Also, the puzzles have been kept to a minimum. It’s as if Capcom decided to go more action-heavy (complete with a lot of actiony cutscenes). I can understand if certain fans aren’t too happy with such a change. Carlos’s part of the gameplay is incredibly action-oriented to the point where I had to roll my eyes at Capcom’s inability to learn.
We all know how relying on action over horror ruined the RE franchise. The company course-corrected with the RE 2 remake. That’s why seeing it likely getting back on the action-route was disappointing. Realizing Carlos had the ability to punch zombies and other mutated beings was a ‘no’ for me.
Coming to the gameplay, due to this title being more action-friendly than the previous installment, Jill’s knife is indestructible. Her quick-step move also lets you dodge enemies. I liked how perfectly dodging would trigger a slow-motion event, allowing Jill to take a critical shot at an enemy’s weak point.
Now, Carol’s slow-motion move led into him punching the enemy, which, again… no!
Other than that, this game offered your usual RE fare of beginning with weak weapons and finding upgrades and ammunition to make yourself powerful. The mechanic of combining gunpowder and chemicals made a welcome return.
Upon the game’s completion, you gained access to the in-game store where you are allowed to buy better weapons and even certain coins to give your character the ability to regenerate health or become more durable.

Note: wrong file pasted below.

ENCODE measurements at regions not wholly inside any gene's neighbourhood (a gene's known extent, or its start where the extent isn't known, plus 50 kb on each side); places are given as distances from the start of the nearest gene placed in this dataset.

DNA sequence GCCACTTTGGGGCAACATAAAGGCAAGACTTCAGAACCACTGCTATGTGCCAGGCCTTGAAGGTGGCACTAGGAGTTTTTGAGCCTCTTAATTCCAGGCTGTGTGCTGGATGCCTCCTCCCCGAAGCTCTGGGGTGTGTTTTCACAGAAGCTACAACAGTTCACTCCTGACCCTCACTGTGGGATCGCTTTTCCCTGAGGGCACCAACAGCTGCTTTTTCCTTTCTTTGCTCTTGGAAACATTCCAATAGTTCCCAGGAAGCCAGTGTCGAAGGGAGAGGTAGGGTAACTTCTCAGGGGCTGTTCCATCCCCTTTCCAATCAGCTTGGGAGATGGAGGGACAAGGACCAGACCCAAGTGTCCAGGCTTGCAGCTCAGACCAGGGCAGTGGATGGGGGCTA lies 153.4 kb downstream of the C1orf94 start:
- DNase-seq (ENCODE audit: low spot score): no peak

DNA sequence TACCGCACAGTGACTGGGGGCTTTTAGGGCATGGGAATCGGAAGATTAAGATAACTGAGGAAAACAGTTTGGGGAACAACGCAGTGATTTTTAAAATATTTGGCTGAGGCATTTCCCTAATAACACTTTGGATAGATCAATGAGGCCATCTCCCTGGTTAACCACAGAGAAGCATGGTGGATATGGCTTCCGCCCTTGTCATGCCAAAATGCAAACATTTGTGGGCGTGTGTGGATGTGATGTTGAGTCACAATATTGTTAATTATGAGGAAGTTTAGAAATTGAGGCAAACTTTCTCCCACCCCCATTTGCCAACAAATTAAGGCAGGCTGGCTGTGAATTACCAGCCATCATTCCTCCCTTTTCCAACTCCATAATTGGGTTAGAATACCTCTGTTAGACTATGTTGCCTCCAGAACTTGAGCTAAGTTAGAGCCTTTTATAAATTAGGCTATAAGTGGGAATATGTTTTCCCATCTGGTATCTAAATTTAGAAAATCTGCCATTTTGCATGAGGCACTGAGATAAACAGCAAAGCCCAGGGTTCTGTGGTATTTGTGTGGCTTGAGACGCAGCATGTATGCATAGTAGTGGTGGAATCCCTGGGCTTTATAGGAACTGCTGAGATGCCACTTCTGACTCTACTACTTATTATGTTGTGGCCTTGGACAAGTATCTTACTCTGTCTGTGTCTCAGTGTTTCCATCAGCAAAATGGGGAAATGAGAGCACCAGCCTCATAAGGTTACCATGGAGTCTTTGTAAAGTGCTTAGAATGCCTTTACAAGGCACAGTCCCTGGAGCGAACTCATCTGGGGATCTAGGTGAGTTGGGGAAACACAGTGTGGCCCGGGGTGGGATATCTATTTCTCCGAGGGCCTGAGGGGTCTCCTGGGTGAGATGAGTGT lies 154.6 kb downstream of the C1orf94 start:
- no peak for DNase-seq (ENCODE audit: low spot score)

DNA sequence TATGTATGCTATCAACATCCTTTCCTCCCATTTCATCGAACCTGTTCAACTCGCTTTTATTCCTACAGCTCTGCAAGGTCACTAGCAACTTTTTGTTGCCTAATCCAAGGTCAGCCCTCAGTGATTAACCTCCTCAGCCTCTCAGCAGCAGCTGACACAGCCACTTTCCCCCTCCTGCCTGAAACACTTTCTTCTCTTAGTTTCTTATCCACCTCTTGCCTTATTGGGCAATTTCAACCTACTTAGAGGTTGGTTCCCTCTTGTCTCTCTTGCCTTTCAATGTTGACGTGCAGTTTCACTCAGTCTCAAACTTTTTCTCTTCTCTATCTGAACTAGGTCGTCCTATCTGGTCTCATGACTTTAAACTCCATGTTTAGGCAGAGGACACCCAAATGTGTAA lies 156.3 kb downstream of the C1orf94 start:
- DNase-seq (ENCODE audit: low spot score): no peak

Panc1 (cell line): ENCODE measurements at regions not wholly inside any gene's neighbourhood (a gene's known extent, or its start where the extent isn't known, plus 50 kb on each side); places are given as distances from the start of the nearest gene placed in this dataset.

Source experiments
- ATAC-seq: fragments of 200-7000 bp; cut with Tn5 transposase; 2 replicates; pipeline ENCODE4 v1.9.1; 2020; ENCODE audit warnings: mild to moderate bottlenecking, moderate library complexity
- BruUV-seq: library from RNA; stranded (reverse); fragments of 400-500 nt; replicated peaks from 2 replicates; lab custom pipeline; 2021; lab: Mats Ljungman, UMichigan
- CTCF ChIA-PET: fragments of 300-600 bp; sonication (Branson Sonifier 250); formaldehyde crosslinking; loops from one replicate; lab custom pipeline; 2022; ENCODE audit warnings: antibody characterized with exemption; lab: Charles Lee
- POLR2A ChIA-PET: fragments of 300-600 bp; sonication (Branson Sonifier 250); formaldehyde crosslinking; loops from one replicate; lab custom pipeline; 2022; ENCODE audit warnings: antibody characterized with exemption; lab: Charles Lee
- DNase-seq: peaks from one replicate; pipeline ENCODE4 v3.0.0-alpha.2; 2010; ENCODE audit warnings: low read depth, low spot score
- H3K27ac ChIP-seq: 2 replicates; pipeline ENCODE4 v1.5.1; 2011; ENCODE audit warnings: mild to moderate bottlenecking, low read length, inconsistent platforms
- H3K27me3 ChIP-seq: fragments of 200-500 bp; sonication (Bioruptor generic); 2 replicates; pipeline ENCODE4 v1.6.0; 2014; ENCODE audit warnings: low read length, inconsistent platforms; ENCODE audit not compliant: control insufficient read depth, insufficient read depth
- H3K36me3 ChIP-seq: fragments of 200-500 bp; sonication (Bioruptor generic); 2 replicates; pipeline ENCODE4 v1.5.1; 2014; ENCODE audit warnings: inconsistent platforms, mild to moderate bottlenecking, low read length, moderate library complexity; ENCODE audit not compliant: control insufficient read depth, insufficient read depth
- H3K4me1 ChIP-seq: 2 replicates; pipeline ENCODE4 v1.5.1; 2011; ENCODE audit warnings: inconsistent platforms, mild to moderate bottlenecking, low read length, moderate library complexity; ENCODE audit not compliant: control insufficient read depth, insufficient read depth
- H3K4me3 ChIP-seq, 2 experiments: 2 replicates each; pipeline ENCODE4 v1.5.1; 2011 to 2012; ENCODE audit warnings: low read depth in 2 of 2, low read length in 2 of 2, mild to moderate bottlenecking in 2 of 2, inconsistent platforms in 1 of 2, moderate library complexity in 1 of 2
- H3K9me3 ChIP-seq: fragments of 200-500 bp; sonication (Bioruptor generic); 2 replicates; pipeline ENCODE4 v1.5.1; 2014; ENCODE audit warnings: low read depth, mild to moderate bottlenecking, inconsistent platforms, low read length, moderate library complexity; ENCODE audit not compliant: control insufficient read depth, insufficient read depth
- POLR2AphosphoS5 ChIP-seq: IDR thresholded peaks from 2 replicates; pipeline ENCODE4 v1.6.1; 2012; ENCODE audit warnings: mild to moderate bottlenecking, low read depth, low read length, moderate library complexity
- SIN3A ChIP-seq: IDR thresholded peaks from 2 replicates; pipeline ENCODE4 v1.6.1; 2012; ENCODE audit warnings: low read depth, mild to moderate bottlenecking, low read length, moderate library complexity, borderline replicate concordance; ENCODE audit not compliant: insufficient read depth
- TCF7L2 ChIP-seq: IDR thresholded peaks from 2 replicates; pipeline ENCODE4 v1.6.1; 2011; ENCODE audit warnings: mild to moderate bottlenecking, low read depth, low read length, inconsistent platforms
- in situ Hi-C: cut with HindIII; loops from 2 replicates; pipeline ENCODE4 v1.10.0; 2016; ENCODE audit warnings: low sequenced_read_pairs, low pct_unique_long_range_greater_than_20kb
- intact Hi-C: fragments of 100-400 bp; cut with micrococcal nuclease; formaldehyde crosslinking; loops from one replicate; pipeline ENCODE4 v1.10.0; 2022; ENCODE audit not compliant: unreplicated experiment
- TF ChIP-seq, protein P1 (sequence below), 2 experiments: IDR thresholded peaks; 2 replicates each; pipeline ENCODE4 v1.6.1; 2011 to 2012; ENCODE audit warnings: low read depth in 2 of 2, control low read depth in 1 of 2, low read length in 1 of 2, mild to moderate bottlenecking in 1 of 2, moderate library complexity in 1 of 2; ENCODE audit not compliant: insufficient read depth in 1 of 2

Other Resident Evil 3 remake thoughts and gripes:
- Do you remember how in the original defeating Nemesis would reward you with some cool weapons and items? Yeah, don’t bother wasting your time and resources on taking down Nemesis in the remake. You won’t be getting infinite ammunition or a Healing Spray 3-pack this time around. It’s as if the remake wanted to punish players for deciding to defeat Nemesis by giving you some of the worst in-game rewards possible.
- The final boss fight with Nemesis is, in my opinion, the easiest. It’s as if poor Nemesis got tired of trying to kill Jill and just gave up during the finale.
- Yes, there are a number of Easter Eggs for you to notice throughout this game. It’s an RE entry. So, be prepared for some fun hints to other installments in the franchise. Some of the codes in the Police Station were the same as the ones in the RE 2 remake. So, that was a nice little touch.
- There’s only one canonical ending. While the original allowed you to choose between certain options during a number of events to change how the story played out, the remake is very linear.
- The opening cutscene featuring live-action footage took me by surprise. It brought me back to when I first played Resident Evil 1.
- Here’s to hoping a Resident Evil – Code: Veronica remake is next.
Have you been able to play the Resident Evil 3 remake yet? What did you think of it?
Let us know.
Farid has a Double Masters in Psychology and Biotechnology as well as an M.Phil in Molecular Genetics. He is the author of numerous books including Missing in Somerville, and The Game Master of Somerville. He gives us insight into comics, books, TV shows, anime/manga, video games, and movies.